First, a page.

The impact of rising National Insurance

Just like that, the Government announces that employees and employers will have to pay more National Insurance (NI) to help our amazing NHS recover from the global pandemic.

There has been quite a reaction to the announcements with the BBC reporting ‘It will be unfair on younger people and the lower paid.’, The Guardian stating, ‘the 1.25% health and social care levy will be a heavier burden on the young while those with property and share assets will continue to benefit from lower tax rates.’ And ‘Boring Money’ saying ‘this week as our principled leader, Champion Of Honesty and Beacon Of Truth, broke a promise.’

I am not here to debate this but support you to manage the impact of it.

I think we all expected that someone was going to have to pay for the effect COVID 19 has had on our economy. I suspected the road would be rocky so let’s get ready to deal with it so you don’t necessarily have to tighten your belts.

What is the change?

NI is set to rise by 1.25%, 1.25p of every £1 you earn, in April 2022.

Then, from April 2023 there will be a new Health and Social Care Levy of the equivalent value.

For one year, state pensioners that are still earning won’t have to pay the extra 1.25p but they will when the new levy comes out in 2023.

Who will pay?

If you earn less than £9,564 a year, £797 a month, you still don't have to pay NI (although if you want your State Pension you should consider it) and you won't have to pay the new levy.

But go over this threshold and you will need to pay NI.

  • Employees on their wages

  • Self-employed on their profits

  • Employers for their staff

Let’s bring this to life and show you how it is going to impact your income. If you earn:

  • £25,000, you will pay an extra £192 a year, £16 a month

  • £50,000, you will pay an extra £505 a year, £42 a month

  • £75,000, you will pay an extra £817 a year, £68 a month

  • £100,000, you will pay an extra £1,130 a year, £94 a month

By April 2022 you will need to find the shortfall in your income if you are to maintain your net position.

Let’s not forget, yes I am about to bang on about that elephant in the room again:

The impact of inflation is real. As of July 2021, inflation was recorded as being 2.1% (source ONS). This means that the purchasing power of every £1 you make is diminishing. The expectation from those in the know is that, due to the global pandemic, inflation is expected to move even higher.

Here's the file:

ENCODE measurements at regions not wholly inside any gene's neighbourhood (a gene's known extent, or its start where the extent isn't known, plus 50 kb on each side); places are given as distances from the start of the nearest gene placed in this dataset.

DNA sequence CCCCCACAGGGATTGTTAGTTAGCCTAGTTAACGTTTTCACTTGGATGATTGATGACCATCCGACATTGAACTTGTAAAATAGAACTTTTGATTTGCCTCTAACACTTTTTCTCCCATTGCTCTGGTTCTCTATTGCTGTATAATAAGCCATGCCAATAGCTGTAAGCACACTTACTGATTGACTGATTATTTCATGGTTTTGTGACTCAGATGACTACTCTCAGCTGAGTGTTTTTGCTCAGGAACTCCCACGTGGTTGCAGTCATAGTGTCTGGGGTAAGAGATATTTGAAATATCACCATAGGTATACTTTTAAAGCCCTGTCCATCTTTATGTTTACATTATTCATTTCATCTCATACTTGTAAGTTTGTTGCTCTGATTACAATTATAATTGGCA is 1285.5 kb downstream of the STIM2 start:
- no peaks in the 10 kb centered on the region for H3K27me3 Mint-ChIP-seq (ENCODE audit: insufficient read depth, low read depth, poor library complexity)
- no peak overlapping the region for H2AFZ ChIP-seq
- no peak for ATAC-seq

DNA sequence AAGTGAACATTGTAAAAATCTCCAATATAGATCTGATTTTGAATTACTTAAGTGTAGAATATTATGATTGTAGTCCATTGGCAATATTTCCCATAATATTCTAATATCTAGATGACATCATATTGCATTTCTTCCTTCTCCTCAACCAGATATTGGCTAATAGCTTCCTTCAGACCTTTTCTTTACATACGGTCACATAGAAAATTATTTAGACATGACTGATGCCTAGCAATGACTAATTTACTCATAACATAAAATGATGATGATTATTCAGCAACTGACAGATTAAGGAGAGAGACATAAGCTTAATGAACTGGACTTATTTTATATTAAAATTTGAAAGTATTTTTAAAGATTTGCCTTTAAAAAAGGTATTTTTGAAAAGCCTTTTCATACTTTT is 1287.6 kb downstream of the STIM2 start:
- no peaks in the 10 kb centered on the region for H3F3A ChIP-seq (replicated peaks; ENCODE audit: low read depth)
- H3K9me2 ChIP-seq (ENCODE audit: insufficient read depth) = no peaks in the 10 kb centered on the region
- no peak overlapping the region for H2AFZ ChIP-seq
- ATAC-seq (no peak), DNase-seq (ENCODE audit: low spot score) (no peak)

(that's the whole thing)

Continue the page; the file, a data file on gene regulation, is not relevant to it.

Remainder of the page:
If you’re already earning 1.25p less in every £1 then it is going to be devalued even further by inflation when the price of the things you buy goes up.

As unfair as this might feel, let’s not sit back on our laurels and wait to feel poorer.

Plan to be wealthier by April 2022

The biggest thing you need is a plan.

If you didn’t attend my financial intention setting workshop I hosted recently, don’t worry. Due to demand, I have recorded it and made it into a downloadable workshop. You need to make sure that you set your money goals now, with the intention of being wealthier by April 2022.

Download coming very soon, but to reserve your's email me, details below.

One final note from me.

It isn’t overly surprising that the announcement has created quite a stir. One thing NI helps to fund is our state pension system which is meant to be triple locked. This means that every year the state pension rises by the highest of the inflation rate, wage growth or 2.5%. However, the triple lock system has also been impacted.

It will rise by the highest of the current rate of inflation or 2.5% in April 2022. Earnings had been dropped.

Why? Earnings have experienced a distorted and unprecedented rise, going up by about 8% because there are fewer people in the lower-paid jobs which means the average has been skewed by the wages of higher earners going up.

You might think this is fair, given that young working-class families are also worse off and ultimately the ones paying for a rising State Pension.

But the changes made to our state pension do worry me.

What will the State Pension system look like when we retire?

Can you afford to rely upon it when the time comes?

I, for one, do not want to take this risk.

That is why I am on a mission to help 1 million female entrepreneurs overcome the fear of managing their money by making the most of it and start investing.

Even with the changes to NI, you need to take stock and make every penny count.

Links and sources:

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